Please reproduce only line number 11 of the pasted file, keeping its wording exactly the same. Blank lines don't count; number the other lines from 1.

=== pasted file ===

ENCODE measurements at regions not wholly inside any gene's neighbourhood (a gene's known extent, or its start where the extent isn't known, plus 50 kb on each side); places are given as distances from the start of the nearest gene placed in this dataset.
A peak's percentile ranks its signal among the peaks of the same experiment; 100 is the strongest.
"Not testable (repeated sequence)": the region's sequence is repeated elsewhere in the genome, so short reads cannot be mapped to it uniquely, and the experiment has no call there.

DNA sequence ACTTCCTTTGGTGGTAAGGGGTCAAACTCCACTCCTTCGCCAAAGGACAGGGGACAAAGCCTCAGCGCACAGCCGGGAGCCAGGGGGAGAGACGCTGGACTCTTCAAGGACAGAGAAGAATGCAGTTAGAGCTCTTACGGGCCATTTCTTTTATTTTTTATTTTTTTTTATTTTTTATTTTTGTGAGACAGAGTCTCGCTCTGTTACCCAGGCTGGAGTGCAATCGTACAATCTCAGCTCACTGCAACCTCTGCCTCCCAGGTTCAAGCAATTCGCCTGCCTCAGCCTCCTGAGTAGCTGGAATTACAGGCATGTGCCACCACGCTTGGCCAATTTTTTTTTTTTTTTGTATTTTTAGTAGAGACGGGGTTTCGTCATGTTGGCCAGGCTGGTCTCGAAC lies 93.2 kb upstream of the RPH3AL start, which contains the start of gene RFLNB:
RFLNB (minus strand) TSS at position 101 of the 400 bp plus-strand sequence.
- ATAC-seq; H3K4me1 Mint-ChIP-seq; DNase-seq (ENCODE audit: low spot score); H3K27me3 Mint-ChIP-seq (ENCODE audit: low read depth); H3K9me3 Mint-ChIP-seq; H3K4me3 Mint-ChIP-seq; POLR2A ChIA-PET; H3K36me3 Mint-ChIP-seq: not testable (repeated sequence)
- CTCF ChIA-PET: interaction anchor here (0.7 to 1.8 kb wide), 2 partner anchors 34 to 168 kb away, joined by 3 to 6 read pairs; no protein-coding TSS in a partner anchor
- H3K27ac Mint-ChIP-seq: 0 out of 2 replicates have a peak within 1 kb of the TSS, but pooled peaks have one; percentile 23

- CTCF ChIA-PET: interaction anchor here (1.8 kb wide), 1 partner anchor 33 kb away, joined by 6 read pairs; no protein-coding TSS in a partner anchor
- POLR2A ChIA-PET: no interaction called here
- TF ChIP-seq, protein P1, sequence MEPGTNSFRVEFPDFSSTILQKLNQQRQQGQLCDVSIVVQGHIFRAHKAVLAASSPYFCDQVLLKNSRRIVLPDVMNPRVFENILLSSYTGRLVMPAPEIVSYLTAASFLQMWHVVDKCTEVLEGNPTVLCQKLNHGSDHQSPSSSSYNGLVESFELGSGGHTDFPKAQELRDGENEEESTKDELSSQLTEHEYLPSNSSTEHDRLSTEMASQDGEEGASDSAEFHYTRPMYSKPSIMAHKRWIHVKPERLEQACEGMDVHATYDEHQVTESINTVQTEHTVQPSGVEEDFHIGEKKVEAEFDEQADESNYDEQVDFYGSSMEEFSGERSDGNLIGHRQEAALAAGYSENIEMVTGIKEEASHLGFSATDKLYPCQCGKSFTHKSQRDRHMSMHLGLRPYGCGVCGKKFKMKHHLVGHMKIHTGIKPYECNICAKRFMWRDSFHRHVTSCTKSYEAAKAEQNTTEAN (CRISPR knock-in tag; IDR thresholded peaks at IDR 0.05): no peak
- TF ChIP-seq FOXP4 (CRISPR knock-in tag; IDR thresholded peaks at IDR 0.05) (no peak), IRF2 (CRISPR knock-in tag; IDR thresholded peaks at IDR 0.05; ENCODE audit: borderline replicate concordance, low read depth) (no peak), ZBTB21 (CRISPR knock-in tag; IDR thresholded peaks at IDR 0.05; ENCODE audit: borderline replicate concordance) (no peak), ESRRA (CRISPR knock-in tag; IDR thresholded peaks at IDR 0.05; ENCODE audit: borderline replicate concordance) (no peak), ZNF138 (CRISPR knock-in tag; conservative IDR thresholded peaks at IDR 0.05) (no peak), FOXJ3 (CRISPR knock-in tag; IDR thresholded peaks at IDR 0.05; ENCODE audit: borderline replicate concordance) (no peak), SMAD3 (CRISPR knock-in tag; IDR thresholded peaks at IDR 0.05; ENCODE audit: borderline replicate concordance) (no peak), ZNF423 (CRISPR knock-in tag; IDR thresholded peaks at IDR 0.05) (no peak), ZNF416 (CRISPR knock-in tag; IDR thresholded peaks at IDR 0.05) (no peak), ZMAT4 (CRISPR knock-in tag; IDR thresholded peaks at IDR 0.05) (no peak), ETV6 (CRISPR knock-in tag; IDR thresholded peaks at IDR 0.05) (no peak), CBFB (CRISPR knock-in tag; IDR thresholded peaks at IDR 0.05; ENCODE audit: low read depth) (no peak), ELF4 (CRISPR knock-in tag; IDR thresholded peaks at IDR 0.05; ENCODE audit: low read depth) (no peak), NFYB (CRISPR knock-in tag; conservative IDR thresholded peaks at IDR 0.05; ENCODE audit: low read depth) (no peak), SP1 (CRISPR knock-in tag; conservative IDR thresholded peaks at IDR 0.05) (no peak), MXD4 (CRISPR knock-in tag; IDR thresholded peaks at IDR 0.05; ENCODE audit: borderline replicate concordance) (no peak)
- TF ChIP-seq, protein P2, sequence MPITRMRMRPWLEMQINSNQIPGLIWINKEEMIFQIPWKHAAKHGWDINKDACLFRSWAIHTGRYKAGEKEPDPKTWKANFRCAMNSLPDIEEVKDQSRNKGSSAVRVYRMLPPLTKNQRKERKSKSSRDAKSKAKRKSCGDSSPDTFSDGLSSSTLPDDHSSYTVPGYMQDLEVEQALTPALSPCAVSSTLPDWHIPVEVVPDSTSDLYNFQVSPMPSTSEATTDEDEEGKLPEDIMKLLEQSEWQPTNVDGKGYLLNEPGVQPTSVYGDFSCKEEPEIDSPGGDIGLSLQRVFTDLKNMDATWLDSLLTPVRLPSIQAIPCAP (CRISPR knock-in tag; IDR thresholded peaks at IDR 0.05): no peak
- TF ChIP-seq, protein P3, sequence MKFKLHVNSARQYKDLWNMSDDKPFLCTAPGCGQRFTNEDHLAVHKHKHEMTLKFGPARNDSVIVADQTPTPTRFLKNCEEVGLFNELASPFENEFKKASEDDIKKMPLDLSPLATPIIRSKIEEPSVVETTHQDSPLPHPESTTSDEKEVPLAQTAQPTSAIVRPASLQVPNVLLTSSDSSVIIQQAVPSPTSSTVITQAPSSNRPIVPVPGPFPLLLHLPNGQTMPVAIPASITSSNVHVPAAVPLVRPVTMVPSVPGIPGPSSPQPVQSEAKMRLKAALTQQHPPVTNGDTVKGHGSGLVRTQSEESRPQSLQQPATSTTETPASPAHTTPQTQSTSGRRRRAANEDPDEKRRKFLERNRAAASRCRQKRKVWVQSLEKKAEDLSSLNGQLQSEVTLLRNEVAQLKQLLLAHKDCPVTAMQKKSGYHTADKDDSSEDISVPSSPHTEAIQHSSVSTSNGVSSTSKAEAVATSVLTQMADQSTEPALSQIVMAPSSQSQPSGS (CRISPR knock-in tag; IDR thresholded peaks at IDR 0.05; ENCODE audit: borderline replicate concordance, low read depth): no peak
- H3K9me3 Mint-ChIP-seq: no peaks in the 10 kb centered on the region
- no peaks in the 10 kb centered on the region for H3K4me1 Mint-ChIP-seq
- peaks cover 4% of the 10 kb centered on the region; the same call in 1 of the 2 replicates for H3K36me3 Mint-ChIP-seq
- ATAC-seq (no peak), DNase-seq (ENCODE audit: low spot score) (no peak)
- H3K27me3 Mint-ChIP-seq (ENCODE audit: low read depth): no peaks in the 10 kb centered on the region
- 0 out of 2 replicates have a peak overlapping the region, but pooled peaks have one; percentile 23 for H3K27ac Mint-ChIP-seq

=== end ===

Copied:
- TF ChIP-seq, protein P1, sequence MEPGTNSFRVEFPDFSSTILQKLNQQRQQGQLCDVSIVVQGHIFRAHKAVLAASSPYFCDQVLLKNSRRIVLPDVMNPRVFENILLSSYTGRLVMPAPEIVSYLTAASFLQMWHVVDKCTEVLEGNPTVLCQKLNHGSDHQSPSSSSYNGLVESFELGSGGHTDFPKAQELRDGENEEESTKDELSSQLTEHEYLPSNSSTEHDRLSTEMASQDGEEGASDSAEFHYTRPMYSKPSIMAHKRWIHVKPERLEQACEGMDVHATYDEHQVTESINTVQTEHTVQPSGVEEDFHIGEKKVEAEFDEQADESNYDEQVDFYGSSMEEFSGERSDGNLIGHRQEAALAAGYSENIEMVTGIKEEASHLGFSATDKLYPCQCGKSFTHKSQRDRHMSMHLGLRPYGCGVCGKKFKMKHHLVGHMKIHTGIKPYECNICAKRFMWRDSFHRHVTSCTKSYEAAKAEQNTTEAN (CRISPR knock-in tag; IDR thresholded peaks at IDR 0.05): no peak